Personally... this just seems like Milius didn't think before he jumped. I mean giving 1940s German ANYTHING to a Jewish man is... well you run a pretty big risk as it being seen as tasteless. No matter how well intentioned. I know I would jump at a gift like that. In fact, I have a jewish friend who shares my love for antiques. But when i brought him in to my museum room, I told him like 5 times that there was nazi stuff in there. He really got annoyed, he's like, "I know Jim! You told me 5 times, I have a K98 Mauser, I WANT to see that stuff."

So really, it's something you gotta be careful of.
 

Mace

Vice Admiral
yup, 'History is written by the victors'. If the Nazi's had won then there would be a very different view on things and we'd probably be speaking German right now, at least as a second language.

I hate it when I hear of stories like what happened to your girlfriend, theres no reason for it. When I was in elementary school I looked like I couldve been a poster boy for the Hitler Youth or something haha, I had very blond hair, blue eyes and very tall and big for my age. Those traits definately didnt help, except for the being big and tall when I fought back. I was definately very Aryan looking, not so much anymore due to my mixed descent though.

There were concentration camps pretty much everywhere in the world at that time, hell even in Canada there were concentration camps for anyone of Japanese, Italian or German descent which most of the people around here just don't talk about because its embarrassing to us, its a chapter of our history that we try to forget about and instead we focus on the British Commonwealth Air Force Training Plan that built hundreds of airport across the country which are still in use today, and various other things that we did to help the war effort, like training troops and taking part in raids and attacks and whatnot. We Canadians focus more on attacks like Dieppe and D-Day and the Battle of Britain, etc etc.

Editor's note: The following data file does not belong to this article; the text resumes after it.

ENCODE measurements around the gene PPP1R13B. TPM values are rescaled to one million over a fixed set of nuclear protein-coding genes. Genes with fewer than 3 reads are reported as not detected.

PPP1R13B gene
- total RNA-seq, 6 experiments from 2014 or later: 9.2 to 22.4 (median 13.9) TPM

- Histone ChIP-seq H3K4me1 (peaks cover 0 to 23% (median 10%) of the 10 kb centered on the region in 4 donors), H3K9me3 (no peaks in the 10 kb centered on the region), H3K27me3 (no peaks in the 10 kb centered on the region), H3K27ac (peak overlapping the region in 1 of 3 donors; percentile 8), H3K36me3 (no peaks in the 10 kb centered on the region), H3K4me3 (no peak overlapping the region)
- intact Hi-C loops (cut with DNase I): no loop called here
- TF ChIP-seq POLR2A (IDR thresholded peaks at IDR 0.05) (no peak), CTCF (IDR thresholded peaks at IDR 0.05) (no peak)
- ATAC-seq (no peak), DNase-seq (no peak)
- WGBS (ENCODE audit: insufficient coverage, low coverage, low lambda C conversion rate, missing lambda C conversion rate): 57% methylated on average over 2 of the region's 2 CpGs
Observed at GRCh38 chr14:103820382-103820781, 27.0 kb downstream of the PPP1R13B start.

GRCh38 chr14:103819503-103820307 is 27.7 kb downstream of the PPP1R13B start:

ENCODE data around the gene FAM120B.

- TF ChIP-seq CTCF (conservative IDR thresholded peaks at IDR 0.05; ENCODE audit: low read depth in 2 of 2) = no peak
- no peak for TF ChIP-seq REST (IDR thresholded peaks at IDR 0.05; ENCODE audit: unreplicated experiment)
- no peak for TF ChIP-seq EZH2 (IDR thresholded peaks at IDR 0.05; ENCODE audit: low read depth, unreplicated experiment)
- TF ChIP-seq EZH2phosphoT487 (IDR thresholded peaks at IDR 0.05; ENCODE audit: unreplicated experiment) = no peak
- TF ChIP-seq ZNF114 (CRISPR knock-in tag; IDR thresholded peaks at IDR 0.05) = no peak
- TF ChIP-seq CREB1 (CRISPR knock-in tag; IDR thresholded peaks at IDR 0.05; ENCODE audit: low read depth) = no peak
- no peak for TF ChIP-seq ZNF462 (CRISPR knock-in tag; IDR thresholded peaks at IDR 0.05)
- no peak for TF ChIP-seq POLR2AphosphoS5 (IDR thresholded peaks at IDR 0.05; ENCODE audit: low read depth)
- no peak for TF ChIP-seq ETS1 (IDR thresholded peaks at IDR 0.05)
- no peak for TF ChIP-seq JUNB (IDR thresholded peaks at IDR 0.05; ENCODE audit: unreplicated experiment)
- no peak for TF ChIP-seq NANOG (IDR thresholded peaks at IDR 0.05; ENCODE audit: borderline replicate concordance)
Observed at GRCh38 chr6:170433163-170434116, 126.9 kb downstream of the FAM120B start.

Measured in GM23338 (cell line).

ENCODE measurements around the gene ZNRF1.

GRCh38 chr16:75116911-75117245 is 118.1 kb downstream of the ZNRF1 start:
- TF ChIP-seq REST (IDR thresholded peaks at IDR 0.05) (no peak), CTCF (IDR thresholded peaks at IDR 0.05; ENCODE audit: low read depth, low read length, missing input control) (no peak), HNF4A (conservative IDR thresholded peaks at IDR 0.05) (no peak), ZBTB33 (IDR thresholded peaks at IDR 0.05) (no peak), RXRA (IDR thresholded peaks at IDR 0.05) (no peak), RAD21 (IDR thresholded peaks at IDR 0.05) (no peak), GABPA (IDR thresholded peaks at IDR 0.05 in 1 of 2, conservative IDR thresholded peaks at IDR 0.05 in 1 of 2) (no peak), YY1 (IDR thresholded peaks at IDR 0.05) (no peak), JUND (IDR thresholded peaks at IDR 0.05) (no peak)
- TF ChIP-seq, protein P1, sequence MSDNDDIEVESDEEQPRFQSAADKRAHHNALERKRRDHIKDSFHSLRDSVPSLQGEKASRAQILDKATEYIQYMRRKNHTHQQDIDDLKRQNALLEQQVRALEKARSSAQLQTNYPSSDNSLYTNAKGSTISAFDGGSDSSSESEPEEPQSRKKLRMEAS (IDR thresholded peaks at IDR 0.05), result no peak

I was just reminded of a story my Opa told me once about how after the war when he came to Canada he tried to join the Legion but wasnt allowed to because he fought on the side that came in second and they were worried that it might cause an uproar letting a German veteran in.

I'm Half German, half dutch.. When you hear "old people" talk about the great war, it usually is a view from their side, and "if the germans had won" has been a fun debate with my friends in high school. There were people against raising a statue in a village in my country of a german soldier who saved some children during an "accidental" allied bombing over Holland, and died in the attempt. Weird detail was that alle those opposed were born after the war, and raised with the "Allies=good, Axis=bad" mentality, while the elderly and young respected it very much.

There is nothing wrong with Germans, or any people wherever they come from, there was a big wrong about nazi ideologies, still, if you were to "erase" and "mask" those events from history, the lesson learned from all that is gone.
 

scheherazade

Rear Admiral
I see it as a valuable historical artifact.

I would :
Hold on to it, research it as much as you can.